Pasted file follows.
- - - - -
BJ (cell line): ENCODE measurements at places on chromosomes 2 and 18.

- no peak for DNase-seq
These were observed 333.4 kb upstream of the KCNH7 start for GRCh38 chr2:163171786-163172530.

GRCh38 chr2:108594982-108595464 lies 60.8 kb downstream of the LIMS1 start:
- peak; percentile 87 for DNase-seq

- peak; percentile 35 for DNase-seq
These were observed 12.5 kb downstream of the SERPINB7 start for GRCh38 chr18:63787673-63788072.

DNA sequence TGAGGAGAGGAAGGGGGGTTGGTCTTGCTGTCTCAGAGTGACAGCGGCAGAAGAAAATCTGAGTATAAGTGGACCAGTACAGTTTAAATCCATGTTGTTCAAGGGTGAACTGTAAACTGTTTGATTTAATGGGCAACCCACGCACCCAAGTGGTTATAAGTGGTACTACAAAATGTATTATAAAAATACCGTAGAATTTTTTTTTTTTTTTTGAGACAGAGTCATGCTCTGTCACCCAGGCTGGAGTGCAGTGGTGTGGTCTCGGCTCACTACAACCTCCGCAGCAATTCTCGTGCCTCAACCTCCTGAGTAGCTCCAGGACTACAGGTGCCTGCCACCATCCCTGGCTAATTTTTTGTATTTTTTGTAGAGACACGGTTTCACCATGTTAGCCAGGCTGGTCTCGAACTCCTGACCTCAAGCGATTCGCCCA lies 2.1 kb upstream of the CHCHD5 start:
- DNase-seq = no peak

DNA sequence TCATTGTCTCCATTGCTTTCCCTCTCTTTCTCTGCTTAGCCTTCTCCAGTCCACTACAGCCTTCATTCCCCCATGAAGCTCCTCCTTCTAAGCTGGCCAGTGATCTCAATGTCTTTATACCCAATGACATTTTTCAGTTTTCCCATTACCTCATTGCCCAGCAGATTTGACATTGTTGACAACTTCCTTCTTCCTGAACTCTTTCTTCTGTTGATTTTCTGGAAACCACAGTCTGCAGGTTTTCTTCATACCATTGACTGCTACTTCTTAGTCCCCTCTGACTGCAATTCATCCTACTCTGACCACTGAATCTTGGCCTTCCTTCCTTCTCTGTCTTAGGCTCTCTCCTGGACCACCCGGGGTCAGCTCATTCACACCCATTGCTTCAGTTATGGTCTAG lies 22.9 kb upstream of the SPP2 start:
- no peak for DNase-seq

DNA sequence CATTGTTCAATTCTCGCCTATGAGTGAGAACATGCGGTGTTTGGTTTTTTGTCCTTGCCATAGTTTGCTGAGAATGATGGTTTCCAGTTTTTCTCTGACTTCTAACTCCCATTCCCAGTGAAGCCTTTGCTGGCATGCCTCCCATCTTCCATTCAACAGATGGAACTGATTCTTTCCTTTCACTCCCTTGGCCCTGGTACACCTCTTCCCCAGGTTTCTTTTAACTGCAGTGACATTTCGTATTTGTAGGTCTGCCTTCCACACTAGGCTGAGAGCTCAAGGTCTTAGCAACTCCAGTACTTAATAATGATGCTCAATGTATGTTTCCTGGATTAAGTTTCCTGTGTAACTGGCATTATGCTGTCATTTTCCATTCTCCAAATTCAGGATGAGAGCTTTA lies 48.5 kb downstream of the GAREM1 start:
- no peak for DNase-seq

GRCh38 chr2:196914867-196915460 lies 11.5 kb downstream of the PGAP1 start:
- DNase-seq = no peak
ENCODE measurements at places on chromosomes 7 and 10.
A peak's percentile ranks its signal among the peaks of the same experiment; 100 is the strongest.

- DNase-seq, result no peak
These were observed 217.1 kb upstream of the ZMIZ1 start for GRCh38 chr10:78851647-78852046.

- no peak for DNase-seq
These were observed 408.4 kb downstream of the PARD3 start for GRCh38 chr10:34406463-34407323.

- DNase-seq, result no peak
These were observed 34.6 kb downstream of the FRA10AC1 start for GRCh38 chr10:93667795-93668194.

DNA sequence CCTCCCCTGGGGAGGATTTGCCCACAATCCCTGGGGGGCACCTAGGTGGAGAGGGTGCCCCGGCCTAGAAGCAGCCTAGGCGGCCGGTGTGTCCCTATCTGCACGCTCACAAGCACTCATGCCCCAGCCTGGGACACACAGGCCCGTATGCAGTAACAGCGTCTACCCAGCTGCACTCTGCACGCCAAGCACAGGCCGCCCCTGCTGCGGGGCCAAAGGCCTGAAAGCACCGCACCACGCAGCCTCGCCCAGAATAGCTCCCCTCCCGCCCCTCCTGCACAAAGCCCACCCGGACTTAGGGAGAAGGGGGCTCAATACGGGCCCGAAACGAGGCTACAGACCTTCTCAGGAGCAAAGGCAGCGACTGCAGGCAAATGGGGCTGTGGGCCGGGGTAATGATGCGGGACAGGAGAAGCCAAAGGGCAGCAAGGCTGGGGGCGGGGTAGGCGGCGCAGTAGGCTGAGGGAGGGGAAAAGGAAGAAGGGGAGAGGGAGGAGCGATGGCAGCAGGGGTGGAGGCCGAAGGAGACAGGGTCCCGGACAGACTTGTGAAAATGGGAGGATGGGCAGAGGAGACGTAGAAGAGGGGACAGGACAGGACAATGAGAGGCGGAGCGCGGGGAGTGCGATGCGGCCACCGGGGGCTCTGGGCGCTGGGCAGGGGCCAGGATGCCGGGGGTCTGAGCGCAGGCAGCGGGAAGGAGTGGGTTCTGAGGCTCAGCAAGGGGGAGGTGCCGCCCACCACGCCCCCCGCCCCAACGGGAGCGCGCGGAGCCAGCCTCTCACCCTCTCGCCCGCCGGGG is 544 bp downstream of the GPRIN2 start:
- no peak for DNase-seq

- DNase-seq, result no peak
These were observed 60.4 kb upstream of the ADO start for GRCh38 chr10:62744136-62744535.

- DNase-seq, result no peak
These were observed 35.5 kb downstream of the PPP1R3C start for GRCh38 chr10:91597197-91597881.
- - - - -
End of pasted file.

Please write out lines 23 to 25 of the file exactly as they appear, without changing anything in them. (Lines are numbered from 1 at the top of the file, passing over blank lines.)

These were observed 34.6 kb downstream of the FRA10AC1 start for GRCh38 chr10:93667795-93668194.

DNA sequence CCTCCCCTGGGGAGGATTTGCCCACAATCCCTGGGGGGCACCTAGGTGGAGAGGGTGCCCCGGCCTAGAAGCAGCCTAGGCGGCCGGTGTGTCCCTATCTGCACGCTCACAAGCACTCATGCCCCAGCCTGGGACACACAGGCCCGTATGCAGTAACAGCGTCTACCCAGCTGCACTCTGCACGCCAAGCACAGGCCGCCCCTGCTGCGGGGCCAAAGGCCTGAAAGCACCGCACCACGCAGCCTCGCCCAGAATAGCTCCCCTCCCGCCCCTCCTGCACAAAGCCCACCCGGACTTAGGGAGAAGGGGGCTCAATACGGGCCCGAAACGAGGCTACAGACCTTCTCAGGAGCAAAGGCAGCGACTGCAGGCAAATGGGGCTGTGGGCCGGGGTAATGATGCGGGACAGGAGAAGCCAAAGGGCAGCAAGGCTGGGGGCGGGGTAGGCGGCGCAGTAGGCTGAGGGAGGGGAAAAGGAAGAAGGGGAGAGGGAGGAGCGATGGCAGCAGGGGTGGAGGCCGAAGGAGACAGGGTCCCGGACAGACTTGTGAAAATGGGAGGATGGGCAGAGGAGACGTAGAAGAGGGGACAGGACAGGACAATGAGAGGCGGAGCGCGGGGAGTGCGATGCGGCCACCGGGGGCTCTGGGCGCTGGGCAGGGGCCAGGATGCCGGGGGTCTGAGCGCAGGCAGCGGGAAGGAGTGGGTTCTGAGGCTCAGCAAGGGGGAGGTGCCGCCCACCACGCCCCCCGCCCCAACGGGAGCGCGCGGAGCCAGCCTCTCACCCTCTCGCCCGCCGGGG is 544 bp downstream of the GPRIN2 start:
- no peak for DNase-seq